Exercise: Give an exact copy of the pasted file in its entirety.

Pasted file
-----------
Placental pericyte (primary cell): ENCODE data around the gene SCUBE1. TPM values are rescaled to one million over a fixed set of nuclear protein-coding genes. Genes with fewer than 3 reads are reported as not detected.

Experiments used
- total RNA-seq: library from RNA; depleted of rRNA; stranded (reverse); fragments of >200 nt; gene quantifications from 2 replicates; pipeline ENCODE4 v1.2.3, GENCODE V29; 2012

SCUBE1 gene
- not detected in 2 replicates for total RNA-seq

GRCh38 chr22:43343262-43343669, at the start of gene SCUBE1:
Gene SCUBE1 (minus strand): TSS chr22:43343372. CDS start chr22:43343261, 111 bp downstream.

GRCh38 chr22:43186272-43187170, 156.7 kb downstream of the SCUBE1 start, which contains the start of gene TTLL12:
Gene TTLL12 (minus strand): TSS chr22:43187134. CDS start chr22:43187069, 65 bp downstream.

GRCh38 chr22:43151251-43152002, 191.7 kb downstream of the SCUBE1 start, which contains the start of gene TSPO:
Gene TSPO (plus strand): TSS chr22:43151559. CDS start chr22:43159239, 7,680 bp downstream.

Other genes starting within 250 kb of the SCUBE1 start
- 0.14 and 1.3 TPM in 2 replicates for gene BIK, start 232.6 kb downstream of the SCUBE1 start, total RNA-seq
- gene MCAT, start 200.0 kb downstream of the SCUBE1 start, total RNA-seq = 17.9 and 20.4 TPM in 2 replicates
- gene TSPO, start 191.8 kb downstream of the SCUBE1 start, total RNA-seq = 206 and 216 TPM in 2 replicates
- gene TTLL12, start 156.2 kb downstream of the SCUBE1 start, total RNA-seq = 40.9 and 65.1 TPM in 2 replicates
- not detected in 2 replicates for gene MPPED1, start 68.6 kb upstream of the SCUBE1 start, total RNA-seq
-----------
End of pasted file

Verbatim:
Placental pericyte (primary cell): ENCODE data around the gene SCUBE1. TPM values are rescaled to one million over a fixed set of nuclear protein-coding genes. Genes with fewer than 3 reads are reported as not detected.

Experiments used
- total RNA-seq: library from RNA; depleted of rRNA; stranded (reverse); fragments of >200 nt; gene quantifications from 2 replicates; pipeline ENCODE4 v1.2.3, GENCODE V29; 2012

SCUBE1 gene
- not detected in 2 replicates for total RNA-seq

GRCh38 chr22:43343262-43343669, at the start of gene SCUBE1:
Gene SCUBE1 (minus strand): TSS chr22:43343372. CDS start chr22:43343261, 111 bp downstream.

GRCh38 chr22:43186272-43187170, 156.7 kb downstream of the SCUBE1 start, which contains the start of gene TTLL12:
Gene TTLL12 (minus strand): TSS chr22:43187134. CDS start chr22:43187069, 65 bp downstream.

GRCh38 chr22:43151251-43152002, 191.7 kb downstream of the SCUBE1 start, which contains the start of gene TSPO:
Gene TSPO (plus strand): TSS chr22:43151559. CDS start chr22:43159239, 7,680 bp downstream.

Other genes starting within 250 kb of the SCUBE1 start
- 0.14 and 1.3 TPM in 2 replicates for gene BIK, start 232.6 kb downstream of the SCUBE1 start, total RNA-seq
- gene MCAT, start 200.0 kb downstream of the SCUBE1 start, total RNA-seq = 17.9 and 20.4 TPM in 2 replicates
- gene TSPO, start 191.8 kb downstream of the SCUBE1 start, total RNA-seq = 206 and 216 TPM in 2 replicates
- gene TTLL12, start 156.2 kb downstream of the SCUBE1 start, total RNA-seq = 40.9 and 65.1 TPM in 2 replicates
- not detected in 2 replicates for gene MPPED1, start 68.6 kb upstream of the SCUBE1 start, total RNA-seq